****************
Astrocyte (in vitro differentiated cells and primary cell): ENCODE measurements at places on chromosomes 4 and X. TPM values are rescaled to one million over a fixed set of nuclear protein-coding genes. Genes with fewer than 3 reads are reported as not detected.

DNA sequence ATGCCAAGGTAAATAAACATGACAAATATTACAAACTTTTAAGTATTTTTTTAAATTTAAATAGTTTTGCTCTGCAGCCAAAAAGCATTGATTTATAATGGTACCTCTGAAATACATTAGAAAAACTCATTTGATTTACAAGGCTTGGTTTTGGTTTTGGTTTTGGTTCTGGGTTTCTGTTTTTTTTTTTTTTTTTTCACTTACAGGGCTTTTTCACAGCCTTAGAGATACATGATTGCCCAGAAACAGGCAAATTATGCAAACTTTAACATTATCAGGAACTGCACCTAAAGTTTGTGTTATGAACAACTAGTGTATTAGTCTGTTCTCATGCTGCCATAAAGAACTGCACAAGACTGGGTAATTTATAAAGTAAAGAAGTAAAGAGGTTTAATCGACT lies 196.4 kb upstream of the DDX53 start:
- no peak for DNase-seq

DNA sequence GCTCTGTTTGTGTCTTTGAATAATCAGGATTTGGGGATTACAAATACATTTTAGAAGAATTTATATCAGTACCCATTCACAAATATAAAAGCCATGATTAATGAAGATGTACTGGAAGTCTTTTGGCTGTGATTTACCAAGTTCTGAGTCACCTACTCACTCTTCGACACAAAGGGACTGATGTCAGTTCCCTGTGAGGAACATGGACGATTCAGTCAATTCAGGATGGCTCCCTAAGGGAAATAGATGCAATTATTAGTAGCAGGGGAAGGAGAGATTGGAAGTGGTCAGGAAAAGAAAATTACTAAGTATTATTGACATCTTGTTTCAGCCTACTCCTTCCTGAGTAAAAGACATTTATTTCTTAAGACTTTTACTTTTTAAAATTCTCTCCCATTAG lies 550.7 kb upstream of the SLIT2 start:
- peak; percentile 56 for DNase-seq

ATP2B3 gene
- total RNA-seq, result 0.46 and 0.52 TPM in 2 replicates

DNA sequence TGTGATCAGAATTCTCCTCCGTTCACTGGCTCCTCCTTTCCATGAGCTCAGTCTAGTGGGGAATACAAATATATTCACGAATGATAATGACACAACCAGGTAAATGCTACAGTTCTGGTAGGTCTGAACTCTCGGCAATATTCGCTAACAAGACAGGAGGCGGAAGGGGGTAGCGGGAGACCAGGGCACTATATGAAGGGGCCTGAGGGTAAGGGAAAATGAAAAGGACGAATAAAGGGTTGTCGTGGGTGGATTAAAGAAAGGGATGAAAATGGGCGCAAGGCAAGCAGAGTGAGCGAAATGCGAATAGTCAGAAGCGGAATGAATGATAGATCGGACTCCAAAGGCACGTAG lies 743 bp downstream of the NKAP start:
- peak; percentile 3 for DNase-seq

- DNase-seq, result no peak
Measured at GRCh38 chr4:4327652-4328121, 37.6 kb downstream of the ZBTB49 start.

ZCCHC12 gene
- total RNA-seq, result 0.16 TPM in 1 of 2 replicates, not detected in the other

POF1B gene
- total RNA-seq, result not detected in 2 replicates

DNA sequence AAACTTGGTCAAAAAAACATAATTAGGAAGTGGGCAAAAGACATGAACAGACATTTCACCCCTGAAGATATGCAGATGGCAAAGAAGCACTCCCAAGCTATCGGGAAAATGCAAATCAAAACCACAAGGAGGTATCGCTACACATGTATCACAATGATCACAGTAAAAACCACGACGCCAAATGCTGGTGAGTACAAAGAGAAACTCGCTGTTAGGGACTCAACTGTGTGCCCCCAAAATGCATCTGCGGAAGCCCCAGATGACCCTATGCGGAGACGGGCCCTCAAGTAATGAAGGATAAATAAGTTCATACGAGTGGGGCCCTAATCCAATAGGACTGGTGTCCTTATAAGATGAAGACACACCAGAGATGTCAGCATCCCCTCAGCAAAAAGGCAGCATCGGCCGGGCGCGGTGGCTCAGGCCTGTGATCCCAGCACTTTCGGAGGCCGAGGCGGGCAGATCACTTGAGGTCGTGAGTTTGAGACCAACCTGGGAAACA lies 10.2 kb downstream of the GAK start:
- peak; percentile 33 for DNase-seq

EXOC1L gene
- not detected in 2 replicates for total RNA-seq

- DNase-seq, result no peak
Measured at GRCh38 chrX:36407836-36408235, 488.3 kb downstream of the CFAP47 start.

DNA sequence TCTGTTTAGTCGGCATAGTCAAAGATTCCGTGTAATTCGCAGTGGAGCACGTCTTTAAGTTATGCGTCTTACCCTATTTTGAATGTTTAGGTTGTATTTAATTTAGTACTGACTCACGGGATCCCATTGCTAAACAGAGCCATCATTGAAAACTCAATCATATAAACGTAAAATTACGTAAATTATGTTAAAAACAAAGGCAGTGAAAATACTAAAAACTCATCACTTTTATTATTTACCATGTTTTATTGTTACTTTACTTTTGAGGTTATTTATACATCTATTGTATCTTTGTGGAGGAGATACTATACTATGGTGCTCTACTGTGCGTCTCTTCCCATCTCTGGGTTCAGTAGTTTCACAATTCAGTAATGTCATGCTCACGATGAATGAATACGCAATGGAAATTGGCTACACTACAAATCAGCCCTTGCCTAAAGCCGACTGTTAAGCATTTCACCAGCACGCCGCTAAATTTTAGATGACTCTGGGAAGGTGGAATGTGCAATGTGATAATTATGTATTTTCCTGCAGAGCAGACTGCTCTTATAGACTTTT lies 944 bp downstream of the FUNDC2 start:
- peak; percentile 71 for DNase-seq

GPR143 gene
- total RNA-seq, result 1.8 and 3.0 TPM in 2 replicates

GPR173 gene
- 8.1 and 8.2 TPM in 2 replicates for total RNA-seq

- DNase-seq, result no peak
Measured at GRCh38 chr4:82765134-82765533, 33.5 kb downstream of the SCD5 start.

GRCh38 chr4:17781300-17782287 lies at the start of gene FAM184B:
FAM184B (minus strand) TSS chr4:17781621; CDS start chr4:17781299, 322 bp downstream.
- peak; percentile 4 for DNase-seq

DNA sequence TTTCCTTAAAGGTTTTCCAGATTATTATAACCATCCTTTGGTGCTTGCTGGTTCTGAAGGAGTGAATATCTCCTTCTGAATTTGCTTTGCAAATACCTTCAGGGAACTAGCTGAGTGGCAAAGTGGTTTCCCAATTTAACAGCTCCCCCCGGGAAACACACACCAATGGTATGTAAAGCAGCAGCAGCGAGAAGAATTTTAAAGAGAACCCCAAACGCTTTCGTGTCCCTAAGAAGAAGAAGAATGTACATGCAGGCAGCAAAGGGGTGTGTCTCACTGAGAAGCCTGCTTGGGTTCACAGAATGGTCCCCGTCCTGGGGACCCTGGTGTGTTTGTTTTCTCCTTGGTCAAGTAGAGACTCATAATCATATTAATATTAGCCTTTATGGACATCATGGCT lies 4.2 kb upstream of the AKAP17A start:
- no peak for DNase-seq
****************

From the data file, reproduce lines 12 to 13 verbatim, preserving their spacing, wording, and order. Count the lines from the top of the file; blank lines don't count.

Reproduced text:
ZCCHC12 gene
- total RNA-seq, result 0.16 TPM in 1 of 2 replicates, not detected in the other